To use Ostrich all you have to do is put it in your classes folder and import it using the class path structure. (google it!) Ostrich is so powerful because it can serve several functions at once. First, it sources and draws the users camera to stage. You have to declare and add the camera to the stage as an object. This is the lynchpin of all Ostrich – because if you don’t have a camera inputting commands to Flash how could it ever work? This is gestures, after all — and we get those gestures from the camera! Next, you can draw a cursor to the stage. Ostrich will do the heavy lifting for you – determining the x,y coordinates of the cursor on stage depending on what motion is on screen. If there happens to be two people moving their hands on screen it averages the motion between them. This can cause the cursor to stick in the direct middle of the two areas Ostrich is sensing motion. So if one person is waving their hand in the bottom left corner and another person is waving their hand in the top right the cursor will appear somewhere in the middle of them! Ostrich also allows you to recognize blobs (such as hands) and input graphics over them. Check out Dan’s site for more samples — for my experiment I was messing around with the cursor only!

The simple Flash program I made from Ostriche’s technology draws a balloon to the stage wherever the cursor is. And you can move the position of the cursor by waving your hands around. The balloon will float to wherever it senses motion from. It works best if you stand out of frame and use only your finger / hand to lead the balloon. My first idea was to draw clouds to the stage, and whenever the balloon hit a cloud its position would reset back to the top left corner. So essentially it was a maze! And you’d have to try and navigate your balloon through the maze and keep it out of trouble. But it wasn’t the balloon that ran in to trouble… it was me trying to craft this small game!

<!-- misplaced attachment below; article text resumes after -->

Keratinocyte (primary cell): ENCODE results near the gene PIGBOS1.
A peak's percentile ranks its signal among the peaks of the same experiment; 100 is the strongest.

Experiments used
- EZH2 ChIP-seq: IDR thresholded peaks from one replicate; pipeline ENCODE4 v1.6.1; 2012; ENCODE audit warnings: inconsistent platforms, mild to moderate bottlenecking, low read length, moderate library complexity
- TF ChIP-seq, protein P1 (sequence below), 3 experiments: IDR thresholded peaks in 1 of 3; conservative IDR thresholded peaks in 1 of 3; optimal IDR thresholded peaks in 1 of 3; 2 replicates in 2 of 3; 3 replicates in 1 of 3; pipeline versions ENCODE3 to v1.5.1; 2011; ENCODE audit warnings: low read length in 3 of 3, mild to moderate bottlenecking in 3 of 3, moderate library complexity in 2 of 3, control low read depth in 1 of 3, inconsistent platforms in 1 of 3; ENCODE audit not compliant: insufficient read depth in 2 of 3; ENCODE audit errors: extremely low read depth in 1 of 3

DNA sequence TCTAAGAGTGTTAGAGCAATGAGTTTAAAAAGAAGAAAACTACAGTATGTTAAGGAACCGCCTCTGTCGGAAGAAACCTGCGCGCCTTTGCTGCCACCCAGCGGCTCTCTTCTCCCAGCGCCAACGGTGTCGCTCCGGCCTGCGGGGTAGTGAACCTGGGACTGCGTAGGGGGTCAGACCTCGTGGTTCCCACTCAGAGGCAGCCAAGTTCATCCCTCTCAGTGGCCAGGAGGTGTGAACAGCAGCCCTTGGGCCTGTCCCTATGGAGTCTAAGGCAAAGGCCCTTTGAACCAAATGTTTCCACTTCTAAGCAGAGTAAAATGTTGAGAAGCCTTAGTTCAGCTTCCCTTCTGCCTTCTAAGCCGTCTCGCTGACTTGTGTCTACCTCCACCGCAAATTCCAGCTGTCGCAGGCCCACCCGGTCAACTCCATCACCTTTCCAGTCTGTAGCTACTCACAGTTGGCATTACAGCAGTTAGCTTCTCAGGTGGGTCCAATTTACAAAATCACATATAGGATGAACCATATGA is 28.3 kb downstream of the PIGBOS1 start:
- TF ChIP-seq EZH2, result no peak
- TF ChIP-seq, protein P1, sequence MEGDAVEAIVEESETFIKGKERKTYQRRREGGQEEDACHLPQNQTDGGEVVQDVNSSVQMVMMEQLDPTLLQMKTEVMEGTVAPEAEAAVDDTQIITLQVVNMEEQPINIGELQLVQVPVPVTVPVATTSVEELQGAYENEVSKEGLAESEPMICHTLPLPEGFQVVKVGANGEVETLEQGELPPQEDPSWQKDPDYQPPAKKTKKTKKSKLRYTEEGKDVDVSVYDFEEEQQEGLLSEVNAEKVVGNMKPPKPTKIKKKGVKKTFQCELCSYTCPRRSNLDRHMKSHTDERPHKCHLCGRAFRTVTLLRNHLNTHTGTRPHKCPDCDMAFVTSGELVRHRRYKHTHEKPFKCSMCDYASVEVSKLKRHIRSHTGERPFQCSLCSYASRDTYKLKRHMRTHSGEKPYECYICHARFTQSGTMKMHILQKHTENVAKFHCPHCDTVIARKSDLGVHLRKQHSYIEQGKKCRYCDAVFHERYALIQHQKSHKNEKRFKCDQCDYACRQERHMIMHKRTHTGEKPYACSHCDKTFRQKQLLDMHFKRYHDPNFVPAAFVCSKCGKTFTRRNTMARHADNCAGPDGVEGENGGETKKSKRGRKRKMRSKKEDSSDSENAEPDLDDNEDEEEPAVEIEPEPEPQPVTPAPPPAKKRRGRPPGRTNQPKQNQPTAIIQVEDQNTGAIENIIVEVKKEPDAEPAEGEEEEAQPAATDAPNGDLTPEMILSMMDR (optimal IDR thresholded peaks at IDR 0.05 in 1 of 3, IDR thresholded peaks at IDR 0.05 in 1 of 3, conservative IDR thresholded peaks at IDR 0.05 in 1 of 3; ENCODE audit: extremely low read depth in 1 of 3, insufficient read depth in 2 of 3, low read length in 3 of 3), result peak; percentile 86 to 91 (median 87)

The problem was when I was trying to reset the x and y on the Ostrich camera the balloon would pop to the top left hand corner like I wanted it to, but immediately after that it would pop back to where it was before going to the top corner. Ostrich’s was still determining the x and y coordinates based on where it was sensing motion (instead of defaulting).

Bummer dude! 😦

Bittersweet, though! I mean, I got the balloon to follow your hand / motion on screen. That’s a win for a novice like me. Imagine if you could reset the coordinates cleanly, though?! I would have completed my first game! And with motion sensing, no less! As a work around I removed the resetting of the x and y coordinates. When you hit the cloud all the program does is trace “You’re hitting the cloud!”. I was thinking that I could make the balloon have a life bar and every time you hit a cloud it takes away from that hit bar. When your balloons life is reduced to nothing (after hitting the cloud 10 times or something) it’s game over.

Regardless of whether or not my game was successful I’m really glad I did this exercise using the Ostrich!  flash class code. It helped further along my understanding of drawing and manipulating objects in Flash without drawing them directly on the stage. Everything I drew from the balloon to the clouds was done by outputting movieclips from the library using Actionscript 3.

I’ll try and post my swf and fla/as files for you check out sometime. WordPress isn’t letting me upload them natively in WordPress for some reason.

– Andrew Corway